Mets: Will Steven Matz seize or yield to the challenge for his rotation spot

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The Mets have proved patient with Steven Matz for some time now. Facing the challenge of two proven starters bidding for his spot, where does he land…

The Mets caused many an eye to roll when they scooped up Rick Porcello and Michael Wacha from what many claimed to be the major league starters’ trash bin.

Yet, upon closer look, the signings have merit. Wacha has won sixty percent of his decisions over his seven-year career while Porcello won a Cy Young with the Red Sox in 2016 and is tenth among active pitchers in innings pitched over an eleven-year career.

Mets Signee Rick Porcello (sportsnaut.com)

For each, the risks are self-evident. Are they on the cusp of extinction, or are they about to reach the pinnacle of a second wind that will fortify an already potent Mets staff?

Brodie Van Wagenen didn’t know when he signed them, and we won’t know until Spring Training and the early part of the 2020  season plays itself.

The Enigmatic Steven Matz

But beneath it all, is an endearing though the somewhat tumultuous portrait of a Mets starting pitcher whose time with the team hangs in the balance of the next few weeks and months.

Steven Matz is not the relief pitcher, as he is relegated to become if he cannot earn one of the two remaining spots on the staff of the Mets. He is a starting pitcher who, over the last five seasons, has made 101 starts for the Mets.

Marcus Stroman, Mets Starting Pitcher (Photo: Yahoo Sports)

At 28, Matz carries a pedestrian 31-36 mark and a disappointing 4.05 ERA into the 2020 season. He displayed sparks, but never a full-blown flame last year winning eleven games while dropping ten.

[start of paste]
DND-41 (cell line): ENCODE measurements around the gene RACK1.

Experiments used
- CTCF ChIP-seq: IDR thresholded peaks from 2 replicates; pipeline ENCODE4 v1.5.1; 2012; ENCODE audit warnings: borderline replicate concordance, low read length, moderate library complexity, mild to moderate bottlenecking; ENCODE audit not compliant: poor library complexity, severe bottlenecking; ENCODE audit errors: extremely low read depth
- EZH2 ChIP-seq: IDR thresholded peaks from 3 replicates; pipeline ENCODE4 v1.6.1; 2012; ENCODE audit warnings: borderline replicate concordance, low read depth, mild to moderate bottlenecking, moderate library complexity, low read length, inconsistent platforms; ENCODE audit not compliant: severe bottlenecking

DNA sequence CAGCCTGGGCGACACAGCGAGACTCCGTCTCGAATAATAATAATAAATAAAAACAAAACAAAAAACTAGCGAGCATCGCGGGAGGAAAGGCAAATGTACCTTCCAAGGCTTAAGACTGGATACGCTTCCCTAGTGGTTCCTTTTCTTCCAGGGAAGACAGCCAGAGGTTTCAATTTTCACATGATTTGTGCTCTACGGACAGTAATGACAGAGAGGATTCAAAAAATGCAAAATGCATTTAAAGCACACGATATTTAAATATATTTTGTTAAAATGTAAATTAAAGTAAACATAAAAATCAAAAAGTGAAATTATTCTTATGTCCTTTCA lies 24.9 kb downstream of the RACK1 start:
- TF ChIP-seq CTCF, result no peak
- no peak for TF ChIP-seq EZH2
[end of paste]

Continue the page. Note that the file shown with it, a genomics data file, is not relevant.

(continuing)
Most teams get by with a pitcher like Matz at the bottom of their rotation, but a team like the Mets whose sights are set on a World Series needs more.

Matz, a local product who was born and raised on Long Island, appeared buoyed when Marcus Stroman came to the team mid-summer in a trade with the Cleveland Indians. The pair have been friendly rivals since their days in high school and travel leagues.

But again, the fuse seemed to die out when Stroman had issues himself in adjusting to New York and the National League.

Mets And Dodgers Take The Southpaw Test

In 2017, an impressive piece appeared in Hardball Times, in which the main idea is that southpaws take longer to develop than righties.

The Left Hand Of God – Sandy Koufax Photo Credit: ESPN

Using Sandy Koufax as their poster-boy, the author argued, “erratic left-handed pitchers who test the patience of their team’s management.

Since southpaws are fewer in number than right-handers and typically take longer to mature, most teams will stick with them longer.”

However, no one can accuse the Mets of not being patient when it comes to Steven Matz. Nor, has anyone ever said he doesn’t have the arm to pitch at the big-league level.

Steven Matz And The Professionalism Test

Instead, behind the scenes, the primary source of frustration with Matz comes from between his ears. A complete mess on the mound at times, Matz often spews negative body-language at the first sign trouble he finds himself in.

To put it another way, more often than not, Steven Matz is his own worst enemy, not the guy standing in the batter’s box.

As an example, a seasoned Rick Porcello or Michael Wacha, on a bobbled ground ball to short that puts a runner on first with one out, will turn to the offender, saying, “Let’s get two and be done with this”.

Whereas, Matz shows a tendency to squeeze the hell out of the ball, miss his release point, and getting lit up on pitch he’s tried to throw at 105 mph.

Mets: Make The Right Choice For The Right Reasons

The trio is due to be carefully observed by Luis Rojas and the Mets new pitching coach, Jeremy Hefner, throughout Spring Training. Hopefully, this is treated as a pure baseball decision, and there will be no interference from the front office.

Luis Rojas, New Mets Manager (Photo: CBS Sports)

Moreover, the Mets do not need a situation wherein Matz is tossed a bone because he is the least likely to deal with a demotion to the bullpen professionally.

Mets players are not stupid, and they’d recognize something like that a mile away with cause to immediately suspect the judgment of their new manager, as well as his ability to put the best players on the field at all times.

The Dodgers, of course, were handsomely rewarded for their patience with Sandy Koufax. Soon, we’ll know if the Mets are afforded the same with Steven Matz.

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Author: stevecontursi

I am an amateur writer with a passion for baseball and all things Yankees and Mets.